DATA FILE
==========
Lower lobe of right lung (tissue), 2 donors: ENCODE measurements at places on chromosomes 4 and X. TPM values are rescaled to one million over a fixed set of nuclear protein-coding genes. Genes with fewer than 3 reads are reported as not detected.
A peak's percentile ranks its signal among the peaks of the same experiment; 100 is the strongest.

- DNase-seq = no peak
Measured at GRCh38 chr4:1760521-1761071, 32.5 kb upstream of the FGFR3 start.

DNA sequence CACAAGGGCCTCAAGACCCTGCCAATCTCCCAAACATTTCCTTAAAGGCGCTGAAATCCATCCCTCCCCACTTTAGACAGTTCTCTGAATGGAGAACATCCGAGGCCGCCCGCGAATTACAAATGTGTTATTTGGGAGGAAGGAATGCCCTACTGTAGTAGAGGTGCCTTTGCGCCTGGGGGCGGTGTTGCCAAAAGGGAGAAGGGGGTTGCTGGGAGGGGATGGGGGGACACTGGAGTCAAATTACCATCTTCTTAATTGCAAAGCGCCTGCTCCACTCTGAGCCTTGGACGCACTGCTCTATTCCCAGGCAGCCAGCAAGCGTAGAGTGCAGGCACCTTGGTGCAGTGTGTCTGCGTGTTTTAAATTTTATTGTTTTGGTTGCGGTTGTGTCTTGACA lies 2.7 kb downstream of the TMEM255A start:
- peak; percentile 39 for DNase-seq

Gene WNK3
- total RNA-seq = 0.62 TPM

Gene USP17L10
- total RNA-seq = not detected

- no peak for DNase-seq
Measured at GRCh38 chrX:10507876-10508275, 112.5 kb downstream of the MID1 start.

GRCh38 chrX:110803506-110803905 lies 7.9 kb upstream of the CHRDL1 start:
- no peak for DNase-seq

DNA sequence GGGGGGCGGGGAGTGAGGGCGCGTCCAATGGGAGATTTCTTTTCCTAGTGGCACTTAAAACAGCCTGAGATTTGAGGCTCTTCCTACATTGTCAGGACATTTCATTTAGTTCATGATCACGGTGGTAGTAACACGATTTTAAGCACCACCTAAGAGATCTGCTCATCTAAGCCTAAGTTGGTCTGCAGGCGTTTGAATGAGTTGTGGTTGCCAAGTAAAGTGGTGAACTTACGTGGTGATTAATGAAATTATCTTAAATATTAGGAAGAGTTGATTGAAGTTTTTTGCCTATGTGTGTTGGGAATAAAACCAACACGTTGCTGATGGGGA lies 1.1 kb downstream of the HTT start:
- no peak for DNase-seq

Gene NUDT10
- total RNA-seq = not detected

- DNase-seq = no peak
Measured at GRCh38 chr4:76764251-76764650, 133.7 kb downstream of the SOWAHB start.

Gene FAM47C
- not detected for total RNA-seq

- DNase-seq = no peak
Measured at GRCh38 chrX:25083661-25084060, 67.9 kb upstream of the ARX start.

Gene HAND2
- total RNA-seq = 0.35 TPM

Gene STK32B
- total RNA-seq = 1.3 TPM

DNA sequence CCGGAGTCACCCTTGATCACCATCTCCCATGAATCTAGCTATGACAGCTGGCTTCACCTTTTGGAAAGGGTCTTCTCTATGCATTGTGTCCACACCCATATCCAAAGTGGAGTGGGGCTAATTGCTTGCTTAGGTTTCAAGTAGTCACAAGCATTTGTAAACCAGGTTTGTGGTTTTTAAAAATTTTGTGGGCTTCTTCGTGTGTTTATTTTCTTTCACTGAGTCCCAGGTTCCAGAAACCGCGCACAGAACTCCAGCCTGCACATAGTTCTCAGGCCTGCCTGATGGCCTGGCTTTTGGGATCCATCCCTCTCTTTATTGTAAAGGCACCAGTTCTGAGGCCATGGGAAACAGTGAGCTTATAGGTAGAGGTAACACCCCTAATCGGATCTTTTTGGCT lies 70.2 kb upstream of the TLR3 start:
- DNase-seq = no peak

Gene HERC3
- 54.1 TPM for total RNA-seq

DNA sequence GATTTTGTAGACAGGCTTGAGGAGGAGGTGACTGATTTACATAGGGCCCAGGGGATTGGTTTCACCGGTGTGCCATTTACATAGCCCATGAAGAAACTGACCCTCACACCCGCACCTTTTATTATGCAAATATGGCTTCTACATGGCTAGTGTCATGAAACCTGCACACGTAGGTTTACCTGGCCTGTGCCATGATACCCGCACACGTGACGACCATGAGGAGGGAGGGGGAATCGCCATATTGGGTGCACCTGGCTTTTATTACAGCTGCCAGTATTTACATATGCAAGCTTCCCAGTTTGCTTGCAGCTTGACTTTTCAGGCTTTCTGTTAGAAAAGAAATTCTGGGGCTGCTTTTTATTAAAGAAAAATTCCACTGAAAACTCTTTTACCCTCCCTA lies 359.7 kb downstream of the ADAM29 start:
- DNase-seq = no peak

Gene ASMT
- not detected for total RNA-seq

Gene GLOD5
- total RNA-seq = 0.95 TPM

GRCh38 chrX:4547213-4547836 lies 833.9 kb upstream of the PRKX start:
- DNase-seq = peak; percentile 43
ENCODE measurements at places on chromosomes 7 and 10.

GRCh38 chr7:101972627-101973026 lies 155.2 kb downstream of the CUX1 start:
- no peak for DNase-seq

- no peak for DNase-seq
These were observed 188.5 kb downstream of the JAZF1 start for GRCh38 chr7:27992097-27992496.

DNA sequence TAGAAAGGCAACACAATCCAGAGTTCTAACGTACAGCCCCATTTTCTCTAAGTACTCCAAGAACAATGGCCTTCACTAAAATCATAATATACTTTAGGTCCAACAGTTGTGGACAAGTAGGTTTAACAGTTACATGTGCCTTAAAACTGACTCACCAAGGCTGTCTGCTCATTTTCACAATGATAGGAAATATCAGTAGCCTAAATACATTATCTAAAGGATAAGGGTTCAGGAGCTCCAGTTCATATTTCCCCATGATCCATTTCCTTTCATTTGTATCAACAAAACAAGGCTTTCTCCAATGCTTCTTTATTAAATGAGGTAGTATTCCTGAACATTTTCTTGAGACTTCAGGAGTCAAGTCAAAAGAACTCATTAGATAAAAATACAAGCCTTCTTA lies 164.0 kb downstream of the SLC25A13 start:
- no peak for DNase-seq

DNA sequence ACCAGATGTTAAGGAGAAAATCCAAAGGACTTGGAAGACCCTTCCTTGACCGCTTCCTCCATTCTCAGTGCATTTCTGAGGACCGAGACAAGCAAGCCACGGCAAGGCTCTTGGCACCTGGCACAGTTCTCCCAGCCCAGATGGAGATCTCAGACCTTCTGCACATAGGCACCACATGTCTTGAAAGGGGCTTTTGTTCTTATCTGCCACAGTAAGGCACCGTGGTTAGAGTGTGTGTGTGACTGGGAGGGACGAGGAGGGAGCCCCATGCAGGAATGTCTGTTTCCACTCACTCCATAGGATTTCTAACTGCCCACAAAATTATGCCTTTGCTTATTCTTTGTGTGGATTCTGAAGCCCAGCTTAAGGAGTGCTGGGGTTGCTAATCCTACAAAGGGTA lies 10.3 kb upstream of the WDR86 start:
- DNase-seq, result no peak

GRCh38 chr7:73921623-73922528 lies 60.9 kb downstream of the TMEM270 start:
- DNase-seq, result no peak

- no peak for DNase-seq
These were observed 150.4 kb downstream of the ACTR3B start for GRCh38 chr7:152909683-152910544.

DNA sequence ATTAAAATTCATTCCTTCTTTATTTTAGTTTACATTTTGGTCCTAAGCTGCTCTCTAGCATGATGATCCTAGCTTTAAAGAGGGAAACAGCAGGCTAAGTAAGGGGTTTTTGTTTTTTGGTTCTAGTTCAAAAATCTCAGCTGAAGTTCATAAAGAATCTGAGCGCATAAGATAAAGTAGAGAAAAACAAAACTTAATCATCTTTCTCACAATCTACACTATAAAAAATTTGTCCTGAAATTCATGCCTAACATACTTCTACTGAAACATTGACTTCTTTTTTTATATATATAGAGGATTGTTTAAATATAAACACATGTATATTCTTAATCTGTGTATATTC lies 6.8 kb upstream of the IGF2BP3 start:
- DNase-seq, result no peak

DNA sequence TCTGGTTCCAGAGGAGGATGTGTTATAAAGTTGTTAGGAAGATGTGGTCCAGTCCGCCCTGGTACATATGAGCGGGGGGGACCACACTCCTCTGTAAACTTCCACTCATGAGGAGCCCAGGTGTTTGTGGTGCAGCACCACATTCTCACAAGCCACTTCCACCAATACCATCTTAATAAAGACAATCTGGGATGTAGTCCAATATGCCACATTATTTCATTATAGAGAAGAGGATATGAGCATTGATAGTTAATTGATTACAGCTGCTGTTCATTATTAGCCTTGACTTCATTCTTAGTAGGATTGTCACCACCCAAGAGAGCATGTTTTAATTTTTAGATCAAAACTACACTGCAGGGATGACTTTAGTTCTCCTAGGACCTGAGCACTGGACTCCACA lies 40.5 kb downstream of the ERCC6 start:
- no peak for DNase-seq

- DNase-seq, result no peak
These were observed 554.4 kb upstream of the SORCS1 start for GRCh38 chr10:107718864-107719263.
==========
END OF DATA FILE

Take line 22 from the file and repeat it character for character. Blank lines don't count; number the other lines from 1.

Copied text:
- not detected for total RNA-seq